Mudstone is weak and fractures giving rise to dangerously loose rock along any route. A US Forest Service sign on the access trail warns would-be climbers of "downsloping, loose and unstable" rock that "kills without warning"; the mudstone is responsible for the Bells' distinctive maroon color. The Bells got their "deadly" reputation in 1965. Maroon Lake elevation 9,580 ft occupies a basin, sculpted by Ice-Age glaciers and dammed by a landslide and rockfall debris from the steep slopes above the valley floor; the Maroon Bells are an popular destination for the day and overnight visitors. Due to the volume of people, a bus service runs everyday from 8am-5pm from mid-June through the first weekend in October. During these times, with just a few exceptions, personal vehicle access is limited to those with handicap placards or disability license plates; the bus runs from Aspen Highlands to Maroon Lake every 20 minutes. The Maroon Bells scenic area features several hiking trails ranging from short hikes near Maroon Lake to longer hikes into the Maroon-Snowmass Wilderness.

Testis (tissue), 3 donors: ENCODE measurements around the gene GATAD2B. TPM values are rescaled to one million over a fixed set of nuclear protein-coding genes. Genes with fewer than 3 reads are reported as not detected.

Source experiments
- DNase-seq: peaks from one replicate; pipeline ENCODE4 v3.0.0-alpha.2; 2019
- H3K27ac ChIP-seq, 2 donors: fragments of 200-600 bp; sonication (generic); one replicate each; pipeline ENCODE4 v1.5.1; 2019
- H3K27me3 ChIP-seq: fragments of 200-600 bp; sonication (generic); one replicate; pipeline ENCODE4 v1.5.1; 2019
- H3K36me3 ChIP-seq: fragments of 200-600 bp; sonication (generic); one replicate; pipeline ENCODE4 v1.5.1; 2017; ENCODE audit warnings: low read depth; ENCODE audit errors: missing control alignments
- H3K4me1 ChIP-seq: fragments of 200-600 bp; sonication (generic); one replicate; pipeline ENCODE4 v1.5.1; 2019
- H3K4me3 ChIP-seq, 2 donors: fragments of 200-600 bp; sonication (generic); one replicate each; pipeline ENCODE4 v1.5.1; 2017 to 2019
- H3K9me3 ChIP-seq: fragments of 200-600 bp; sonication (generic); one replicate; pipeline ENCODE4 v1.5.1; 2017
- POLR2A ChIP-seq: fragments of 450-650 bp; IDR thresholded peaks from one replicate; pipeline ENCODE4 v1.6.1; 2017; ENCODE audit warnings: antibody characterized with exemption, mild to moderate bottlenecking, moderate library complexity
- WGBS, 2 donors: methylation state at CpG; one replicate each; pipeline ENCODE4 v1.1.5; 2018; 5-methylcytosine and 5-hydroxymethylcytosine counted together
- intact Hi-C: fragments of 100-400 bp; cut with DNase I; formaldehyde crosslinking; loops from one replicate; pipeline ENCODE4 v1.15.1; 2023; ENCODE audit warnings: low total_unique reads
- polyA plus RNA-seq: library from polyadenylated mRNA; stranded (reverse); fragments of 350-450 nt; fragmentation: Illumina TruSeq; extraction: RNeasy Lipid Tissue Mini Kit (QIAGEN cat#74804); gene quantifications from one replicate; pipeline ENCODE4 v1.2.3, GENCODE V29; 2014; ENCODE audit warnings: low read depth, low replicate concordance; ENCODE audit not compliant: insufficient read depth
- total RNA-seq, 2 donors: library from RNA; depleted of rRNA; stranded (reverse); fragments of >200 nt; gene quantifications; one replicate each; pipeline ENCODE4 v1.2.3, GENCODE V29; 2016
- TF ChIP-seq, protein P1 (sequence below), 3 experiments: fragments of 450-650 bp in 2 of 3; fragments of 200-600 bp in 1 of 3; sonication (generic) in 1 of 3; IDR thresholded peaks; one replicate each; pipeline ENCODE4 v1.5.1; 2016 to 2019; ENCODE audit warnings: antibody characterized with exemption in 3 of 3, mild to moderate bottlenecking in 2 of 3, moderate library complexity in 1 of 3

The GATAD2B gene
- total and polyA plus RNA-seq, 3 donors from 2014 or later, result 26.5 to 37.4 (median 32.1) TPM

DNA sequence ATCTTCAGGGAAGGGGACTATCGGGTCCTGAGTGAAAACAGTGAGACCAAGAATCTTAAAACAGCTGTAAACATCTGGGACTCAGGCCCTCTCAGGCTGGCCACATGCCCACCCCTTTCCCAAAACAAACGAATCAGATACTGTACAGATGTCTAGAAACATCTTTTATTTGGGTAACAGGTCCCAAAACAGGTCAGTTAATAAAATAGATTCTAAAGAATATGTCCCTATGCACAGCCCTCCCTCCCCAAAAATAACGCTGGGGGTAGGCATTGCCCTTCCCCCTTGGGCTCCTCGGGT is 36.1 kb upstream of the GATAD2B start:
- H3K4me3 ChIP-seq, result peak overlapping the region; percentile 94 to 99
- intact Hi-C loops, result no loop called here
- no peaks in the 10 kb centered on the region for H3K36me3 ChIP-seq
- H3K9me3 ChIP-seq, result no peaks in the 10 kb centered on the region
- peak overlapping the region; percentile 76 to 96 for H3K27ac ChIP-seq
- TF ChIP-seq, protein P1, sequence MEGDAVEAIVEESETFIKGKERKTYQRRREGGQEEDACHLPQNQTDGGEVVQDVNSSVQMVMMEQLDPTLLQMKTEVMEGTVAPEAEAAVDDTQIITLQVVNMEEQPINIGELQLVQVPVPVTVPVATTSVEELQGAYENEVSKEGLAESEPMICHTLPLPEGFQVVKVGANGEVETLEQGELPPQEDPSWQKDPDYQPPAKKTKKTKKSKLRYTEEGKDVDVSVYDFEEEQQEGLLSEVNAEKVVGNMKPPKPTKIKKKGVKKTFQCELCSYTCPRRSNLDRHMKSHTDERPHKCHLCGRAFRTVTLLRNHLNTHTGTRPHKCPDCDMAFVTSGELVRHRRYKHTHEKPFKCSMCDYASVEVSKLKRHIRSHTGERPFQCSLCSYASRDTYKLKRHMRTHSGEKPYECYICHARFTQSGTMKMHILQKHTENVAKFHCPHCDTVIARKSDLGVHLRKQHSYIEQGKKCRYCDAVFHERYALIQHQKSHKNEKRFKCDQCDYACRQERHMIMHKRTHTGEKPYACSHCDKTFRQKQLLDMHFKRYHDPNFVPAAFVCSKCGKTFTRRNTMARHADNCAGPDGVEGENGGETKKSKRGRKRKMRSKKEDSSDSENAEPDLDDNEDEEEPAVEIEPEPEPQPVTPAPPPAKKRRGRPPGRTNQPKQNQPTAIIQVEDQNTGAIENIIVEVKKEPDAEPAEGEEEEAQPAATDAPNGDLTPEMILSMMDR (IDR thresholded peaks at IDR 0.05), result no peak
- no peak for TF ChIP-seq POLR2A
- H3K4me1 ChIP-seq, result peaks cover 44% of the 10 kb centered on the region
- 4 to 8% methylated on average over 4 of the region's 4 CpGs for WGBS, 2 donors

Not only is the use of trails and other outdoor recreational space growing, the overall population of Colorado is growing as well. It is expected. By 2050,the population of Colorado is expected to increase from 5.5 million to 8.5 million,and with this population growth recreational tourism will continue to grow. In 2017, 1 in 4 of Colorado’s 86 million visitors spent most of their trip in mountain towns and resorts; this rapid growth poses challenges for Forest Services to properly maintain natural areas, if changes are not made to how the recreational space is utilized, wilderness areas like the Maroon Bells–Snowmass Wilderness trails will feel the impacts of human traffic. Because the Maroon Bells area receives such high levels of visitor use, the USFS has established a long-term plan to protect and preserve the scenic area and larger wilderness areas. Solutions include the required use of bear canisters for backcountry campers, management of day and overnight use, leashed dog education and ticketing, reduction of heavy horse use in high use areas, prohibiting overnight camping and excessive day use at particular sites.